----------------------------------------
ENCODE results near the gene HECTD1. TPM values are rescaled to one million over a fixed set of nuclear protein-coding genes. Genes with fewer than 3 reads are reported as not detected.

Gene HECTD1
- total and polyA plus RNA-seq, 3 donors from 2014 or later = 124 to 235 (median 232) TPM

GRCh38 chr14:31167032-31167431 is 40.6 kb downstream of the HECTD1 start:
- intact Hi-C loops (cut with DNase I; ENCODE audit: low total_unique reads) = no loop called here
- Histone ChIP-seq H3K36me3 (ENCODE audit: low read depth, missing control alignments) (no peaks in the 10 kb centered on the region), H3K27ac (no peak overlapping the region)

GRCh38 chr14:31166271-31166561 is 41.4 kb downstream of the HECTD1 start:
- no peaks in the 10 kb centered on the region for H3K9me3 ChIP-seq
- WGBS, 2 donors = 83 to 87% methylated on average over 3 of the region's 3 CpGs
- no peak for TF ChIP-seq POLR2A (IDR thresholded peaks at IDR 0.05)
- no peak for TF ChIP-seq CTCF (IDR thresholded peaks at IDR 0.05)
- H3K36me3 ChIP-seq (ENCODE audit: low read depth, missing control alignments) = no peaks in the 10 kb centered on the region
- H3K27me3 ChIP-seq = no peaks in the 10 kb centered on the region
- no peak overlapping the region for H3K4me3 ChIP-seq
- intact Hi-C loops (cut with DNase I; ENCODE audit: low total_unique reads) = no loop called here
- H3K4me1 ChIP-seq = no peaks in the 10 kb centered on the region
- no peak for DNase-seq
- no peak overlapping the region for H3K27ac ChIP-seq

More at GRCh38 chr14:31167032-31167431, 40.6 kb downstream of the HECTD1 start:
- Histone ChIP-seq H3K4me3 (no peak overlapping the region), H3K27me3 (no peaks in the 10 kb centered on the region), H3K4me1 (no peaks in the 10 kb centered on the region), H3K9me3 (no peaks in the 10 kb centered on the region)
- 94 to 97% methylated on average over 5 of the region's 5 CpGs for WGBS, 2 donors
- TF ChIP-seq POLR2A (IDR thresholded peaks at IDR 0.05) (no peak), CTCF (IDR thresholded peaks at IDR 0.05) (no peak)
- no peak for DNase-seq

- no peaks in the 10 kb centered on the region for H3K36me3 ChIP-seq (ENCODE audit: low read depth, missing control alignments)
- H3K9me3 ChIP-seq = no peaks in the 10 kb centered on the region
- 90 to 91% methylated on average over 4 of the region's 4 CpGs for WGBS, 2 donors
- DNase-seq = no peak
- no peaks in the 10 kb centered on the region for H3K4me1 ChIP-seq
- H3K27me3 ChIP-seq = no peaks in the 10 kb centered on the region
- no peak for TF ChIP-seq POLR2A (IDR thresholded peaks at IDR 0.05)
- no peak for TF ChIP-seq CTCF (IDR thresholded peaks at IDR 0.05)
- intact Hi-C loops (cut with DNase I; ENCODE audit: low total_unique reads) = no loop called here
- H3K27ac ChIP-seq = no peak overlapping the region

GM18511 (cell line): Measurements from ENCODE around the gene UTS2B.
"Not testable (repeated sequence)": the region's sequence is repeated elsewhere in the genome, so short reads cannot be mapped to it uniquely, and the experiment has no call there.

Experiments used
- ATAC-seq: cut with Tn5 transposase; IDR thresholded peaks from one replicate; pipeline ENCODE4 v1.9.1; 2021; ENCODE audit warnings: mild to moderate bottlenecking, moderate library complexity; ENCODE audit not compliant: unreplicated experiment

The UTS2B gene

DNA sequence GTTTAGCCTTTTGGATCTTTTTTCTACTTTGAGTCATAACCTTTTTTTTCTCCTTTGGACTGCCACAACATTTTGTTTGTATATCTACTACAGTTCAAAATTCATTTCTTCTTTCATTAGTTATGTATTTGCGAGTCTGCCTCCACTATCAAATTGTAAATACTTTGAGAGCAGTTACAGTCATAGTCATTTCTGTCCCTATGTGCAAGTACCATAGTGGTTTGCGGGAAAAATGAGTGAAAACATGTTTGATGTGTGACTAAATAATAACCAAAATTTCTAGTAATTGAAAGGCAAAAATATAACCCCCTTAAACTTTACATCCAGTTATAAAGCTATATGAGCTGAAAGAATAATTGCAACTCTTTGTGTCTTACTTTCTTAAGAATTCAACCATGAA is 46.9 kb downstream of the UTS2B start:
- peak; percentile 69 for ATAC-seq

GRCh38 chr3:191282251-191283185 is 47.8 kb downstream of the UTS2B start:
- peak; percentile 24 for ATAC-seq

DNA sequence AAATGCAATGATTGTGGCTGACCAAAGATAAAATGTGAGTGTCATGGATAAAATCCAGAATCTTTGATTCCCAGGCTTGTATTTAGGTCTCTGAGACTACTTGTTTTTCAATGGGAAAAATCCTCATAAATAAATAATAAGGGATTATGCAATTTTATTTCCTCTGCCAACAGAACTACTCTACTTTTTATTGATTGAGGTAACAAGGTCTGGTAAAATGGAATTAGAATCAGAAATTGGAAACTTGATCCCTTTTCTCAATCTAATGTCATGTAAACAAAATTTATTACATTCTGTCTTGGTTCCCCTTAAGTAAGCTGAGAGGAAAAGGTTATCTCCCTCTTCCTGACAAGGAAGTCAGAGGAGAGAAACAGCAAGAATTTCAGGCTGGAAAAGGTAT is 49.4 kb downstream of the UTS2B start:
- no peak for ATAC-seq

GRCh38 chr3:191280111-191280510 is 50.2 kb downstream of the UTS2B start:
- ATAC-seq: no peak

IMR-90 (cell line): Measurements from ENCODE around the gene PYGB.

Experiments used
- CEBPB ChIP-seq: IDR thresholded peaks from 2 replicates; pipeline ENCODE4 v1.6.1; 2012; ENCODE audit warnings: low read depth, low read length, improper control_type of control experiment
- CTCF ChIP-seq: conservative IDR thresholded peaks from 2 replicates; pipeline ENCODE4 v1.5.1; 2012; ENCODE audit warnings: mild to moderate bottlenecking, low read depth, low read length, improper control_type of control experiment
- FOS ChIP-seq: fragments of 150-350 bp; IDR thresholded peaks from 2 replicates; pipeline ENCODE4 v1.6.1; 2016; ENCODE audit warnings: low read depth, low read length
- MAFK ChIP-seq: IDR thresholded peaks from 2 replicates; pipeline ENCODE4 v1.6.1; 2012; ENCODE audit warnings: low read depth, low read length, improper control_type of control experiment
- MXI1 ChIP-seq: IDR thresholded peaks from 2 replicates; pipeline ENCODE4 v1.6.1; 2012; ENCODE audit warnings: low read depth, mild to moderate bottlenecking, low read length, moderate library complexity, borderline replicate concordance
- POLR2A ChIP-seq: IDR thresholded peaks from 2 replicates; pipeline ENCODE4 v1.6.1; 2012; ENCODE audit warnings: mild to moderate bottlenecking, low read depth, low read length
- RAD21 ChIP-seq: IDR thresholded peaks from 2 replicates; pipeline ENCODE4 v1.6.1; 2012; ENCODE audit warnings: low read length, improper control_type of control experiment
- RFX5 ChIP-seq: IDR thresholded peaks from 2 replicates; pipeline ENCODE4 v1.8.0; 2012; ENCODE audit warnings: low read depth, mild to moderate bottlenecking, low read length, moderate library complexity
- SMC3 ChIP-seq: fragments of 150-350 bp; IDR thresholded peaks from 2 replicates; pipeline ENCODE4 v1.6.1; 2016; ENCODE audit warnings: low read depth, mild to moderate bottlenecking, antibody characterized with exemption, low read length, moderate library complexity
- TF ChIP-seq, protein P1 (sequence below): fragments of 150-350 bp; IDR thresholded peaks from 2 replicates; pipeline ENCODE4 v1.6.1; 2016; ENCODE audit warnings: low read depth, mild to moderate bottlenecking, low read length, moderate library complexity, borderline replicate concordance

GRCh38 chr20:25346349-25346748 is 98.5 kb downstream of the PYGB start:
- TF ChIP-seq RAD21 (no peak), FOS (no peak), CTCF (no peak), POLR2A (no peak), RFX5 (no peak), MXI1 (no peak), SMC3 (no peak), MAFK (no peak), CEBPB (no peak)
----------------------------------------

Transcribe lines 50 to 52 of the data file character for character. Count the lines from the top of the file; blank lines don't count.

- CTCF ChIP-seq: conservative IDR thresholded peaks from 2 replicates; pipeline ENCODE4 v1.5.1; 2012; ENCODE audit warnings: mild to moderate bottlenecking, low read depth, low read length, improper control_type of control experiment
- FOS ChIP-seq: fragments of 150-350 bp; IDR thresholded peaks from 2 replicates; pipeline ENCODE4 v1.6.1; 2016; ENCODE audit warnings: low read depth, low read length
- MAFK ChIP-seq: IDR thresholded peaks from 2 replicates; pipeline ENCODE4 v1.6.1; 2012; ENCODE audit warnings: low read depth, low read length, improper control_type of control experiment